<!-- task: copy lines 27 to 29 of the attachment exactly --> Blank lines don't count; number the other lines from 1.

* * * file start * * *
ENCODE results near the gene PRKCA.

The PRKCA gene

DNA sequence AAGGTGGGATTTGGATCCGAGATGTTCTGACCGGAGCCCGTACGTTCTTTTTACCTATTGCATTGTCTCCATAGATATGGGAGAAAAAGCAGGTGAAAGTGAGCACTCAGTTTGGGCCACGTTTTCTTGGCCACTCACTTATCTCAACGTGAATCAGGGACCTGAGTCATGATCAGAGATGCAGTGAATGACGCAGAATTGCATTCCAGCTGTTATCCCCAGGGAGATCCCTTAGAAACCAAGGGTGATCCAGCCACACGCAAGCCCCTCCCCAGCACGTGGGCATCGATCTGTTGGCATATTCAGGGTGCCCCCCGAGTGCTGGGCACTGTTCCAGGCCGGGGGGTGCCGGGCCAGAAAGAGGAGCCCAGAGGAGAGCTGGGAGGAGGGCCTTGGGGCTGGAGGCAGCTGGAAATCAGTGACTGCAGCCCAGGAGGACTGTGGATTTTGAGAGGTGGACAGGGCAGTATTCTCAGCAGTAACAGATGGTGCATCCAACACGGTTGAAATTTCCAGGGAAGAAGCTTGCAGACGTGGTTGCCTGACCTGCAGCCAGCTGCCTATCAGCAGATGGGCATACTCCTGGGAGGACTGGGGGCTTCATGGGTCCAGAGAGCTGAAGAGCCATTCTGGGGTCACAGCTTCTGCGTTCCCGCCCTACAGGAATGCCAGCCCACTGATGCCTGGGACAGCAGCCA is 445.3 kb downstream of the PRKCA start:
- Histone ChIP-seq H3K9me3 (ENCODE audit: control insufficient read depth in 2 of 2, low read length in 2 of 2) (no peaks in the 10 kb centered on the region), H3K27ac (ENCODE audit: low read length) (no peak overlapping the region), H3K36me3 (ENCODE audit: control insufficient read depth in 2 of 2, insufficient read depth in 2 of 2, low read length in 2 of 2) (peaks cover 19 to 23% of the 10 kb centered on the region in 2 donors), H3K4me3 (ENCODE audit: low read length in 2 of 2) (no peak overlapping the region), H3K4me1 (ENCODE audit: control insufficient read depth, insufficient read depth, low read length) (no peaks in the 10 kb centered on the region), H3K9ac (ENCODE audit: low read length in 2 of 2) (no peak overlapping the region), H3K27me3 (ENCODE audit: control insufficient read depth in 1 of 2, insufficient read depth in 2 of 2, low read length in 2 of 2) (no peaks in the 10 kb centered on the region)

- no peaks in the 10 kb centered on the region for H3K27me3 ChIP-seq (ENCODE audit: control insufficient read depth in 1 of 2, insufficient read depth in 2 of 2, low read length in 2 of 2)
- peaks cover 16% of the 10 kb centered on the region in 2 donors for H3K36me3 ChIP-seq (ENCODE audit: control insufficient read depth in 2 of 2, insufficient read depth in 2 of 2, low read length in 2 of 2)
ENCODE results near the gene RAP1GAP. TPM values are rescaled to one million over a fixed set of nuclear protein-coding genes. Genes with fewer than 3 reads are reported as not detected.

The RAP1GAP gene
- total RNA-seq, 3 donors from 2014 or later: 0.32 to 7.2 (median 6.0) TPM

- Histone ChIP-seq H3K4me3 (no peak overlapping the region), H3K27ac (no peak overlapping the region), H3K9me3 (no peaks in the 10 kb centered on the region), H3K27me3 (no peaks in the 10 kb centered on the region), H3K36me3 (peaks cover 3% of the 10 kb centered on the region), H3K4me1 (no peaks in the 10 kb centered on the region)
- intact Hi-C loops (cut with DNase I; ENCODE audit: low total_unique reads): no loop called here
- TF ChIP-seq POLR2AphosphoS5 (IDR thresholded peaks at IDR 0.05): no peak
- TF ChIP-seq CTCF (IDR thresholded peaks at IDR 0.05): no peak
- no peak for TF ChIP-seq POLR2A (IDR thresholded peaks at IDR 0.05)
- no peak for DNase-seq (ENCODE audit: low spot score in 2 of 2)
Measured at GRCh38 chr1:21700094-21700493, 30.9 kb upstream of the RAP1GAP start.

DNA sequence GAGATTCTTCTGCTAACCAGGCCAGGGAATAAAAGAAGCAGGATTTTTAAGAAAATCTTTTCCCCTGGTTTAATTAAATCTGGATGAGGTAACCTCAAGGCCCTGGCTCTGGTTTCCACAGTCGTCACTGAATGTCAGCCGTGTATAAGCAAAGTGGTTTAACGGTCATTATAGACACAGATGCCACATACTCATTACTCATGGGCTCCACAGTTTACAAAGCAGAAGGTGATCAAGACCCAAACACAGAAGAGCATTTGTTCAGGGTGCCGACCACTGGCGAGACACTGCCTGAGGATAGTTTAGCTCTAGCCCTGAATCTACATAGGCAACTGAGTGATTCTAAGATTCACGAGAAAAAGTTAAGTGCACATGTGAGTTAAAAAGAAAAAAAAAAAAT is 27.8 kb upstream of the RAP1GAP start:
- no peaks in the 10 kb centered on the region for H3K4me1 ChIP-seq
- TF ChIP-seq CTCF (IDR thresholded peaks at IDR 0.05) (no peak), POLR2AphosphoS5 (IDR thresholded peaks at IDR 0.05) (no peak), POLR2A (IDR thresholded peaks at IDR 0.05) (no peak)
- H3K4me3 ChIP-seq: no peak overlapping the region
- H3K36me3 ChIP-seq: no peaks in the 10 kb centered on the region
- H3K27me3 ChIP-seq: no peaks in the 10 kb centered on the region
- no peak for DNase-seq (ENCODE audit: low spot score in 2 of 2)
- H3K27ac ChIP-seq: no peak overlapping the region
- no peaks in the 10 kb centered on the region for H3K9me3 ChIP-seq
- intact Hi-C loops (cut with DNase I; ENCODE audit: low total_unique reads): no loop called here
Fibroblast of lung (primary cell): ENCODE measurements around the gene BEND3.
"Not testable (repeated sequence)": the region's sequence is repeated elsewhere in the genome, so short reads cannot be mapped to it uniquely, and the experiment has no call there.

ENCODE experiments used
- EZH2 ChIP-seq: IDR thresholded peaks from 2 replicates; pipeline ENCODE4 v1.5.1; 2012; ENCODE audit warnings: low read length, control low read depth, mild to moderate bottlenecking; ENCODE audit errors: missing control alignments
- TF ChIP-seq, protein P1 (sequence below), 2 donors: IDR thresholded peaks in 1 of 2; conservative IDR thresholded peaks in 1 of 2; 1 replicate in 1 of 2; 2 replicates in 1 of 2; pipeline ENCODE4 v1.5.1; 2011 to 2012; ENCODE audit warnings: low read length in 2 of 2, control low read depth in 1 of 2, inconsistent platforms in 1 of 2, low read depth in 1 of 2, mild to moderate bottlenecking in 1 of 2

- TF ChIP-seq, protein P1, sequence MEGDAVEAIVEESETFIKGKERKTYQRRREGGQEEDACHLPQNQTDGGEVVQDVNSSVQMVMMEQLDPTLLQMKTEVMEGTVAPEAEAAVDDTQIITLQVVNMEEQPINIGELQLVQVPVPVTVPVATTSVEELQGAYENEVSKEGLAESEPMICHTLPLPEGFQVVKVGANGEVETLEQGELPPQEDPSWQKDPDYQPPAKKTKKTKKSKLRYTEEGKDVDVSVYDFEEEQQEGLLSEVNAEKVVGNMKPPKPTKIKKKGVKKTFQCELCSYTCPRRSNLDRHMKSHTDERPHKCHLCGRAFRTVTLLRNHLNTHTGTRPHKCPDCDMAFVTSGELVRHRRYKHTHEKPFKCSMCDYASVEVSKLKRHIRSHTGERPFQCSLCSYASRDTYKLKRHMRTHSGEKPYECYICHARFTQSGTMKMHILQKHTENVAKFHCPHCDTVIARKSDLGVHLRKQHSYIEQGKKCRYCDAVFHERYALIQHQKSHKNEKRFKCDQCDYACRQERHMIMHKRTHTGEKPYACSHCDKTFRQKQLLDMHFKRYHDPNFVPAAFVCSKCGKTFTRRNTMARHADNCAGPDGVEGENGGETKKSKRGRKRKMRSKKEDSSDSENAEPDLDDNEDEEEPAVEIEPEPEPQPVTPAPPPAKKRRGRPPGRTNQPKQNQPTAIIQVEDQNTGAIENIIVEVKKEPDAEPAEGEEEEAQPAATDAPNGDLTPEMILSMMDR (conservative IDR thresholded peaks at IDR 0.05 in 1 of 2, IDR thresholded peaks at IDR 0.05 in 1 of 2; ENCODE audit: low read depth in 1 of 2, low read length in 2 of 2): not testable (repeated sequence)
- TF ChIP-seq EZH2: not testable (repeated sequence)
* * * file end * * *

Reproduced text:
Fibroblast of lung (primary cell): ENCODE measurements around the gene BEND3.
"Not testable (repeated sequence)": the region's sequence is repeated elsewhere in the genome, so short reads cannot be mapped to it uniquely, and the experiment has no call there.

ENCODE experiments used